World Cleanup Day inspires action on waste crisis in Sub-Saharan Africa

World Cleanup Day occurs on the third Saturday of every September, and we see cleanup initiatives taking place around the world.

Waste management is a pressing issue facing our world today.

By 2050, worldwide municipal solid waste generation is estimated to have increased by roughly 70 percent to 3.4 billion metric tons.

Some two billion people around the world, mostly in underserved countries, do not have their waste collected. Sub-Saharan Africa is one of the fastest growing regions of the world and is at the forefront of the global waste crisis.

“Waste is everywhere. In the streets of communities, family compounds, near schools and gathering places and rural countryside as well,” says Kemo Fatty, a conservationist from Banjul in The Gambia. Kemo has worked for the past six years in reforestation and waste management as executive director at Green-Up Gambia. “When you look at the state of waste management in my country, it is a very crude system. Waste is taken to landfill(s), burned to make room for more waste, then that harmful cycle continues.”

Waste is an eye sore, smells unpleasant, damages people’s health, and lowers the morale of communities. Uncontrolled burning of waste causes an extra 270,000 premature deaths every year around the world. Contact with waste can lead to an increase in cases of skin infections, dysentery, diarrhea, and cholera. Waste heaps are breeding grounds for vermin, flies, and mosquitoes, which are tied to increasing malaria cases.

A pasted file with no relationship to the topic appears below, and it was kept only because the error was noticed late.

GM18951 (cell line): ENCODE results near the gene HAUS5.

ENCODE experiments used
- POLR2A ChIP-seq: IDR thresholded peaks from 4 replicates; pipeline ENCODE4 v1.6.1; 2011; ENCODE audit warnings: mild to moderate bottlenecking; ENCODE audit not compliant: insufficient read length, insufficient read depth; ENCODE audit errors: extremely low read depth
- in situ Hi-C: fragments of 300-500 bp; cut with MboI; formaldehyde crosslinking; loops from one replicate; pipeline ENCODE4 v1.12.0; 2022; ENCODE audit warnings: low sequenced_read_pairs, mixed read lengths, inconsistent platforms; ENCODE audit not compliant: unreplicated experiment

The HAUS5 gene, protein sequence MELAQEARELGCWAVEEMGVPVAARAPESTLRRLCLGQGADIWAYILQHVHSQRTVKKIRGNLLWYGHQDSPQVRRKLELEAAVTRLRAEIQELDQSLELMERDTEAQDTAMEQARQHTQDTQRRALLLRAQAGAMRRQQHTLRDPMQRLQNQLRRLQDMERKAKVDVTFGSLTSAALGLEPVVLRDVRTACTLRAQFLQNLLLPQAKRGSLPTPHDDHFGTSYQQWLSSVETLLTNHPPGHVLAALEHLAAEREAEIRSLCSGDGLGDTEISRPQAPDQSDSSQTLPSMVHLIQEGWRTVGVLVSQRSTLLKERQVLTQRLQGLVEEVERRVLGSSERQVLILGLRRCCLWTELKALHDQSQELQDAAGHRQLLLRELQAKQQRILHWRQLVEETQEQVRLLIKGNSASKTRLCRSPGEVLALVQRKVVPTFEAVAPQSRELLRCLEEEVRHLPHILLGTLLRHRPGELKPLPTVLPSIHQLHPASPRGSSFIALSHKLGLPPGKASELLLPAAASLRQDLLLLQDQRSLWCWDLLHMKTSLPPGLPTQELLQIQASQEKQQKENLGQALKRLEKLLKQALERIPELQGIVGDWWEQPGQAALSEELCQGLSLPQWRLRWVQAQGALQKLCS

Ashade Abdulsalam Abiodun is environmental ambassador and executive director of Green Janitors Sustainable Initiative. “I live in a coastal area in Lagos-Nigeria, a place called Badagry, a historical town surrounded by water and nature. When I visit the coast, I often notice that our waterways are filled with plastic. These are solid wastes that take thousands of years to decompose, and of course they endanger our aquatic animals… we as humans also consume these animals, even when we don’t have the idea that many of them would swallow plastic debris. These plastics also clog our drainage system in my community, which leads to flooding.”

Man smiling and holding a garbage bag on a beach
Ashade Abdulsalam Abiodun cleaning up a local beach. Photo credit: Ashade Abdulsalam Abiodun

Roadblocks to change

Lack of education about trash and the health, environmental, and socio-economic impacts it has on society is a major issue. High volumes of waste are not separated and waste management is not necessarily sustainable or consistent in many Sub-Saharan communties. Another challenge is policy and implementation of waste mandates.

Kemo Fatty is also the manager of the Bakoteh Dumpsite, The Gambia’s largest waste disposal site that is 18 hectares. He assumed the role as the site’s manager where his day-to-day schedule consists of controlling waste fires and negotiating with local leaders to better manage the waste.

“The municipality councils responsible for waste management are not equipped technically and financially. As the population in The Gambia rapidly increases, higher consumption has led to an influx of waste — in particular single-use plastics. Although the government has implemented a ban on the import of single-use plastics, these mandates are hard to enforce, creating piles of plastic in communities and dump sites,” says Kemo.

This video shows the state of waste management at the Bakoteh Dumpsite in Banjul, capital city of The Gambia. Video credit: Kemo Fatty